Saturday, October 16

Feminism: Defeated and manufactured in the nineties: how are the tear gas used in 8-M in Mexico


Expired tear gas, blasting devices, flares and homemade irritant gas bombs were used in the March 8 march in Mexico City. The postcards of the demonstration showed an atmosphere charged with different types of smoke and many people affected. Some screamed in pain and rubbed their eyes, others could not contain their nausea. The head of Government, Claudia Sheinbaum, denied the next day that the capital’s police had used these devices, saying that they had only used fire extinguishers. But some of the devices are only accessible to the security forces. The city’s Human Rights Commission and the Marabunta Brigade, a civil organization that mediates the protests, are investigating the evidence they collected that day to determine what was used and who did it.

The 8-M in Mexico left airs of the past. A video that went through social networks that day showed members of the Marabunta Brigade showing evidence that hinted that something had gotten out of control in the most violent march during the government of Andrés Manuel López Obrador. “This is a gas capsule, they launched it and it is not allowed. It was not in their protocol to use this, this operation got out of hand ”, one of the activists was heard saying that he compares what happened with previous six-year terms. What he was holding was an empty tear gas canister. The device was manufactured by Federal Laboratories, a US company specializing in police equipment for protests that closed in 1994.

Daniel Gómez-Tagle, specialist in the use of force, explains that it is a 519 CS capsule. The letters refer to the chemical that produces the tear effect. These devices, says Gómez-Tagle, were out of date. “My bet is that they were over 20 years old,” he says. The factory stopped producing this model when it closed and ended up being bought by another security company that now produces a modernized version of that gas grenade. The specialist comments that these artifacts have five years of expiration, after that they can no longer be used. The gas does not expire, but the operating mechanism does and causes the particles that are released to be more harmful. “Skin lesions, erythema, what was seen are not normal symptoms of CS. They can happen, but they are not normal. That reinforces the idea that it was not in a condition to be used ”.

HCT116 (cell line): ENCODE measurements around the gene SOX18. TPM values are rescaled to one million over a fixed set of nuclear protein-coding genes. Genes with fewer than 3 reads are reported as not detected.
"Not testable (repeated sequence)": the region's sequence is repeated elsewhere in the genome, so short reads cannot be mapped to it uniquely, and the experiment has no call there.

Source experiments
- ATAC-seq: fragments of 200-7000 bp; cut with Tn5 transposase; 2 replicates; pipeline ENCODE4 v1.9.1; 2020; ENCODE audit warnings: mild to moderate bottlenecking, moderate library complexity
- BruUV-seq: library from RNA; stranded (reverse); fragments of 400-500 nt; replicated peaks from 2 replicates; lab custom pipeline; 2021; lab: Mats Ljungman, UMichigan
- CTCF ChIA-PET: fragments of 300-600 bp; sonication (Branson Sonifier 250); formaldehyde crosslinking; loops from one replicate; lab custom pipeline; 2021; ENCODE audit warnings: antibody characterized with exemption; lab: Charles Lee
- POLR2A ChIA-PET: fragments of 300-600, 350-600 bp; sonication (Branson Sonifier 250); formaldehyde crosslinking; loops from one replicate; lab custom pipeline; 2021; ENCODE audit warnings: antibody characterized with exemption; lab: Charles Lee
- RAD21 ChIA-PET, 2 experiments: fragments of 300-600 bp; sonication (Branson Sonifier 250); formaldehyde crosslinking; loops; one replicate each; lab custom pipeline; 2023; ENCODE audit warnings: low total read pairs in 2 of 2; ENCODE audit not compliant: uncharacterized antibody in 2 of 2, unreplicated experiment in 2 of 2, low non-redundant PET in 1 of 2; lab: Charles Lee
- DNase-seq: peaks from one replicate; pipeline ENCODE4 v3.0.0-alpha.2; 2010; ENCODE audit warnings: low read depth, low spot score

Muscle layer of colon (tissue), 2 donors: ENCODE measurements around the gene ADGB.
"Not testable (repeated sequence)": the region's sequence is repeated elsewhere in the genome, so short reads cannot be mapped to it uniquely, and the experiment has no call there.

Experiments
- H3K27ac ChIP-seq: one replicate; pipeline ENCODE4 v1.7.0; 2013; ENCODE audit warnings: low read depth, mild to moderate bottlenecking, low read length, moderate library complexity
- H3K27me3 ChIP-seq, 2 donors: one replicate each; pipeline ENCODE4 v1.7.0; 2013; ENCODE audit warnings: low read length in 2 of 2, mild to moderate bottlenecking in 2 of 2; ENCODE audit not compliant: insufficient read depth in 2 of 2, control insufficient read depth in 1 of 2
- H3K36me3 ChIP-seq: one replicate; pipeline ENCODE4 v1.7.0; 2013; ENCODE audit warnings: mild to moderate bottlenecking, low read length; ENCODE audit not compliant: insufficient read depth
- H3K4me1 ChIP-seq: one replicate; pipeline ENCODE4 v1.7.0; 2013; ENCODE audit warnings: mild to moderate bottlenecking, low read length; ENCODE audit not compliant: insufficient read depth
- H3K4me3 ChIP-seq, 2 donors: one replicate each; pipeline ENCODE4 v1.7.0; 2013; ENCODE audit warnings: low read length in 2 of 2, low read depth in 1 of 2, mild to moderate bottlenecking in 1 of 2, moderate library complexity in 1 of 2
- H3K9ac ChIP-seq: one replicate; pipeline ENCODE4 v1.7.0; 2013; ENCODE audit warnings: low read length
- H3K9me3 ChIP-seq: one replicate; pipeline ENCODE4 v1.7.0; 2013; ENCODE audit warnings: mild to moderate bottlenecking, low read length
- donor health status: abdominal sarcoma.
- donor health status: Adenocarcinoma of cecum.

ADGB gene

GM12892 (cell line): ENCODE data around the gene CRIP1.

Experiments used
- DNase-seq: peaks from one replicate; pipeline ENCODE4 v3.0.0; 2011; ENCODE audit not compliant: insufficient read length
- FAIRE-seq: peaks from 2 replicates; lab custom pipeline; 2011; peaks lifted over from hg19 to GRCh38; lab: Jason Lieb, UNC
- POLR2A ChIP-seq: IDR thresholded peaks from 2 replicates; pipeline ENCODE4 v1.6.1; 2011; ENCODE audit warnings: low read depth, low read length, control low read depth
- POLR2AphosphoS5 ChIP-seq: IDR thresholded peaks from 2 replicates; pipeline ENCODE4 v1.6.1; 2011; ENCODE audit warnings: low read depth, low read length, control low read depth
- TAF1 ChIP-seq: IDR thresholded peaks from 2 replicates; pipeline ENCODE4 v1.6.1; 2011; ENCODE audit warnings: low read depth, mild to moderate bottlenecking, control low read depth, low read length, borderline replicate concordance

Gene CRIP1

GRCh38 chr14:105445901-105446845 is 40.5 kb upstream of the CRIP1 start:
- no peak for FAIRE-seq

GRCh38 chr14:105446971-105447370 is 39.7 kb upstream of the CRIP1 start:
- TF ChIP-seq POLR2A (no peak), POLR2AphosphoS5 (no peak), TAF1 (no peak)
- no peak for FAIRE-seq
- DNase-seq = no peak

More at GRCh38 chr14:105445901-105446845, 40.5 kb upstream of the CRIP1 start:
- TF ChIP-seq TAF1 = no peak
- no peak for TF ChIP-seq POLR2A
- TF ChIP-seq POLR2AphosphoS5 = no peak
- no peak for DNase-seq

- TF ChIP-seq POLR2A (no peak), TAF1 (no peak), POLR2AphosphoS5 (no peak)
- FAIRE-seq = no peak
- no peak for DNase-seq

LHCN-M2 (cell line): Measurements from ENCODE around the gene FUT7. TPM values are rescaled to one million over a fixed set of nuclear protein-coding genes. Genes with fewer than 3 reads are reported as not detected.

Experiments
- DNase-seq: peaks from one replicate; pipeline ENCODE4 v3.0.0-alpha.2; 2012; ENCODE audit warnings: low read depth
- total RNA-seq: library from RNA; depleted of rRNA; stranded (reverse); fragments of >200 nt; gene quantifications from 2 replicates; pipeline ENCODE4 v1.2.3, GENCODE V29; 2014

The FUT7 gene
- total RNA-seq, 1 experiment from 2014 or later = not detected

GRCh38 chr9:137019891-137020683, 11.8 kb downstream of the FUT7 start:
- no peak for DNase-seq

Product data sheet warns that it can cause “serious injury or death when thrown on other people.” It also warns that it is “only for security agents and military personnel.” Carla Ríos, deputy director of Marabunta, explains that only the security forces can buy this type of item in Mexico. “These gases were used in the country between 2012 and 2015, as documented by the National Human Rights Commission. We know that they are for the exclusive use of the security secretariats. They don’t sell them in stores, people can’t buy them, “he says. Gómez-Tagle adds: “If it was thrown by a civilian, it must have come from an armory and that would mean that there is a black market.”

Another element that was thrown that day were flares, 15-centimeter tubes with a handle that flew through the air on fire. The videos recorded by the Marabunta Brigade and several protesters show how they are thrown from behind the fence that protected the National Palace, headquarters of the Mexican Executive, where the police officers were. Some protesters are also seen taking them in their hands and returning them to the other side of the fence. Gómez-Tagle explains that this device is not designed to be used in demonstrations, and it is more dangerous than tear gas because “they represent a high risk of burns.” Some of the protesters who took the lit flares showed the burns on their hands on social media days later.

Ríos, from the Marabunta Brigade, says that they also recorded the use of homemade devices that were thrown. It is a small bag that has a wick and a yellow powder inside. Once the wick was lit, the package burned, emitting a gas that generated an intense burning in the eyes, nose and mouth. They also collected evidence of the use of black tubes that when exploding generated a roar and of gotcha bullets, after one of the members of the organization was attacked with one.

Given the use of these devices, the organizations have asked the Government of the capital to investigate what happened that day in the Zócalo. The city’s government secretary, José Alfonso Suárez del Real, said that tear gas was not allowed by the security protocol, and that it was necessary to analyze what had happened. However, Sheinbaum categorically rejected that it has been repressed with this type of gas. “What happened on the ground was different from what they say. It would be necessary to investigate where the break was between those who gave the orders and those who carried them out, ”claims Ríos.

The city’s Human Rights Commission has opened its own investigation into what happened and has requested the Secretariat for Citizen Security to hand over the recordings they have of that day and the plan it had designed to attend the march. “We know that there was something, that they were nothing more than fire extinguishers,” says Nashieli Ramírez Hernández, president of the Commission. The agency has protected everything they gathered in the march and has asked experts to help analyze what it is about. “There were many people there and many felt the effects linked to something that was happening. After seeing what was used, we have to determine what happened, how the command line plays in such an action ”, he adds. You have to know what happened, he assures, so that it does not happen again.

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